3b. Define your GCP cloud resources

At this point all the prerequisites are out of the way so we can get to defining some actual GCP infrastructure. All of the available resources can be viewed here in aggregate. We’ll go ahead and do something everyone is familiar with for the blog post today: launching a number of Ubuntu virtual machines upon some persistent disks. You can find the entire example in an easy-to-download Gist on GitHub.

Before defining the actual virtual machines, make Puppet aware of the default VPC, region, and zone you want to operate in by defining a gcompute_network, gcompute_region, gcompute_machine_type, and gcompute_zone resources.


gcompute_network { 'default': ensure => present, project => 'slice-cody', credential => 'engine-only', } gcompute_region { 'us-west1': project => 'slice-cody', credential => 'engine-only', } gcompute_zone { 'us-west1-c': project => 'slice-cody', credential => 'engine-only', } gcompute_machine_type { 'f1-micro': zone => 'us-west1-c', project => 'slice-cody', credential => 'engine-only', }

Now five virtual machines are a quick and easy gcompute_disk and gcompute_instance resource plus a loop.


[“one”, ”two”, ”three”, ”four”, ”five”].each |$vm| { gcompute_address { $vm: ensure => present, region => 'us-west1', project => 'slice-cody', credential => 'engine-only', } gcompute_disk { ${vm}: ensure => present, size_gb => 50, source_image => gcompute_image_family('ubuntu-1604-lts', 'ubuntu-os-cloud'), zone => 'us-west1-c', project => 'slice-cody', credential => 'engine-only', } gcompute_instance { $vm: ensure => present, machine_type => 'f1-micro', disks => [ { boot => true, source => $vm, auto_delete => true, } ], network_interfaces => [ { network => 'default', access_configs => [ { name => 'External NAT', nat_ip => $vm, type => 'ONE_TO_ONE_NAT', }, ], } ], zone => 'us-west1-c', project => 'slice-cody', credential => 'engine-only', } }

The above two resources show the creation of ten 50GB disks in us-west1-c, derived from the Ubuntu LTS image, and then each disk is attached to a corresponding instance that is leveraging the default VPC for connectivity.

4. Run Puppet to apply the manifest

To bring your defined infrastructure online you simply need to inform Puppet of the name of the file that contains our code from earlier. Puppet will enforce the state you’ve informed it of and make sure the five instances and disks are brought online. This is accomplished from running “puppet apply” and will result is similar log output as the following:


$ /opt/puppetlabs/bin/puppet apply -v init.pp Info: Loading facts Notice: Compiled catalog for base in environment production in 0.43 seconds Info: Applying configuration version '1503431803' Notice: /Stage[main]/Main/Gcompute_address[one]/ensure: created Notice: /Stage[main]/Main/Gcompute_disk[one]/ensure: created Notice: /Stage[main]/Main/Gcompute_instance[one]/ensure: created Notice: /Stage[main]/Main/Gcompute_address[two]/ensure: created Notice: /Stage[main]/Main/Gcompute_disk[two]/ensure: created Notice: /Stage[main]/Main/Gcompute_instance[two]/ensure: created Notice: /Stage[main]/Main/Gcompute_address[three]/ensure: created Notice: /Stage[main]/Main/Gcompute_disk[three]/ensure: created Notice: /Stage[main]/Main/Gcompute_instance[three]/ensure: created Notice: /Stage[main]/Main/Gcompute_address[four]/ensure: created Notice: /Stage[main]/Main/Gcompute_disk[four]/ensure: created Notice: /Stage[main]/Main/Gcompute_instance[four]/ensure: created Notice: /Stage[main]/Main/Gcompute_address[five]/ensure: created Notice: /Stage[main]/Main/Gcompute_disk[five]/ensure: created Notice: /Stage[main]/Main/Gcompute_instance[five]/ensure: created Notice: Applied catalog in 73.84 seconds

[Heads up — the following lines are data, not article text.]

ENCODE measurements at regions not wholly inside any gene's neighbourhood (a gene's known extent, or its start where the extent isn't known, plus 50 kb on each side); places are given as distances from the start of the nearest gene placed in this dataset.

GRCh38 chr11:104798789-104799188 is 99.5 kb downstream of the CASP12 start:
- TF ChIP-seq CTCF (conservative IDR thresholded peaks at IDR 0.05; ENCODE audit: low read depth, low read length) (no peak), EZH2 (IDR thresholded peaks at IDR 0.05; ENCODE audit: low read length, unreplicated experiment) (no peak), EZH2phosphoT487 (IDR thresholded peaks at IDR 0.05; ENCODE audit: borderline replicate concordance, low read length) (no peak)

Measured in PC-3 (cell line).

If you wish to have your defined infrastructure continually enforced by Puppet you can also add this code to a production Puppet Enterprise installation and have an agent periodically or on demand validate that all named instance have been created.

Conclusion

Now that you’ve given it a try, you’re ready to dive head first into integrating the management and definition of your cloud resources into your organization’s infrastructure-as-code practices. These modules are aimed squarely at reducing the friction associated with building fluid, portable infrastructure so that everyone can reap the rewards of migrating their applications to and across the cloud. We here at Puppet are looking forward to continuing to work with Google on this project and excited to see the continued progress as we march forward with broader GCP coverage. I personally am also looking forward to the imminent release of the technology Google developed that generates these modules from the GCP API specifications.

If you have questions about this effort, please visit the Puppet on GCP Discussions forum.